Michael Lynne’s shows that service can be a good racket

by Stan Phelps

in purple goldfish project

This Purple Goldfish Has Balls (three of them to be exact)

I had a chance to catch up with Will Prest last night at Tennis Night in America.   Will is from Minneapolis and he shared this gem from the twin cities.  It comes in as #245 in the Purple Goldfish Project:

Michael Lynne’s Tennis Shop

“When you pick up your professionally strung racquet, you get a new can of Penn balls with the Michael Lynne Tennis logo and name in big letters on it. It is a nice gesture, plus his balls are left all over the clubs around town. Here is the website.   It got me to visit the site and I read a few of the articles on there…they were a nice surprise.”

Companies that tend to really get the concept of marketing lagniappe, tend to have multiple examples in their arsenal.  Maybe it has something to do with fish wanting to swim in schools.  Here is an excerpt from an article about Michael Lynne’s in an industry publication:

“…it’s not only about sales. Fully supportive of Minneapolis’ large tennis community, Lynne puts kids’ and local team photos on his back wall along with local tennis stories and news. And he’s happy to offer tennis tips to his customers and encourages them to “test drive” racquets for free.

…Clothing is grouped by size and the price is always visible. Racks are never overcrowded and pieces are displayed on the wall so customers can see them as “outfits.” When customers try on clothes, they find large dressing rooms with excellent lighting. Also, all the employees don various tennis outfits to work so customers can see what the clothes actually look like “on.”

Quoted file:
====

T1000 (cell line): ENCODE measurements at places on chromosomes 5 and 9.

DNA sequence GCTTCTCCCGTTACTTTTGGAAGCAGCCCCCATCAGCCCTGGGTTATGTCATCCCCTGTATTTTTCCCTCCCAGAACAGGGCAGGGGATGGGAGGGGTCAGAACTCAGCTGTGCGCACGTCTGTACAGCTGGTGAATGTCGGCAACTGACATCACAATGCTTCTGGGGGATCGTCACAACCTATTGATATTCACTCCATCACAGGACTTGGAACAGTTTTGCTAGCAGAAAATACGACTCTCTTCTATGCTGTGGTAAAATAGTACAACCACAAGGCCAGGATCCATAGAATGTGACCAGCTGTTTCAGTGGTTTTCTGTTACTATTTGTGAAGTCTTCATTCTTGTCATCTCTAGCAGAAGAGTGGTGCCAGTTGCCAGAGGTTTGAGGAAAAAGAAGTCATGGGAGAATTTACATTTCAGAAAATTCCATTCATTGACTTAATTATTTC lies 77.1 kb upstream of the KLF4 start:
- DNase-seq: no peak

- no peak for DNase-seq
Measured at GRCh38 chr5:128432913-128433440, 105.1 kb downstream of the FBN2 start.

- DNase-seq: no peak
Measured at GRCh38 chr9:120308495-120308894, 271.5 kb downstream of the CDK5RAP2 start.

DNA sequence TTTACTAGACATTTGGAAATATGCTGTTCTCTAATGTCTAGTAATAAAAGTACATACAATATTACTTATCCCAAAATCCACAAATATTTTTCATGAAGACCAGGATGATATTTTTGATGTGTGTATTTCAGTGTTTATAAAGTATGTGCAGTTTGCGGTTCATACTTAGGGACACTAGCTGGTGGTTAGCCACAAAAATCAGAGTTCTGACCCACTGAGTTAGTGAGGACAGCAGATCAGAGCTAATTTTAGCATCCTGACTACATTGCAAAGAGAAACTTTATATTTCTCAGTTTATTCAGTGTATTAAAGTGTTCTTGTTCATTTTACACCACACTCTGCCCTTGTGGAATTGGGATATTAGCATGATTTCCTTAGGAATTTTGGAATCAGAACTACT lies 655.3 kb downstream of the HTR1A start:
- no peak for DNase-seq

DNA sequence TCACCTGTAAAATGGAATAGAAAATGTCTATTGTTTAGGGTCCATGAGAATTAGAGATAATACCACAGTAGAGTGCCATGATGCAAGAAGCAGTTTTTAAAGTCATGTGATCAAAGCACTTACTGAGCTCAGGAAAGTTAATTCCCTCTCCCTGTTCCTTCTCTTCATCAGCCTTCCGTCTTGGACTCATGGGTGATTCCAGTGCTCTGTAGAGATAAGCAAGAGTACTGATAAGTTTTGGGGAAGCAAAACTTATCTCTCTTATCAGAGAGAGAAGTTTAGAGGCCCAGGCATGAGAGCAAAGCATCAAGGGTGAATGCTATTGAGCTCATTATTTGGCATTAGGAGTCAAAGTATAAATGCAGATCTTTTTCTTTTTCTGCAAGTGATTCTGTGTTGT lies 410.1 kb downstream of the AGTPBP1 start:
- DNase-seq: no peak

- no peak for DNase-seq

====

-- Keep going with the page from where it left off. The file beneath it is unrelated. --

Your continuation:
The store also has six stringing machines, so, as Michael notes, “You can have your racquets strung while you wait.” But even “waiting” at Michael Lynne’s Tennis Shop is a pleasure. Customers can watch the Tennis Channel on TV while having a snack or sipping gourmet coffee the shop supplies.

“We’re a destination point,” Lynne says. “People have to drive here, so we want to make sure our staff is well-informed on the merchandise and offers great customer service.”

“Michael and Mimzy personify customer service, and they teach their staff to take this approach,” says Greg Mason, senior director of sales for HEAD. “It’s the little things like greeting each customer, then thanking them as they leave, writing thank-you notes to repeat customers — that really makes the difference.”
The staff, adds Mason, is always upbeat and motivated. “It’s apparent they ‘get it,’” says Mason. “The Minneapolis tennis market is the real winner.”

Let me count the purple goldfish:

1. Free balls with restringing, 2. Free racquet Demo’s, 3. Stringing while you wait in style, 4. Large well lit dressing rooms and 5. Hand written thank you’s.

I love the last paragraph of the article, “It’s the little things . . . that make the biggest difference”.   AMEN

Where is the lagniappe in your marketing? What’s Your Purple Goldfish?  Download the FREE eBook here

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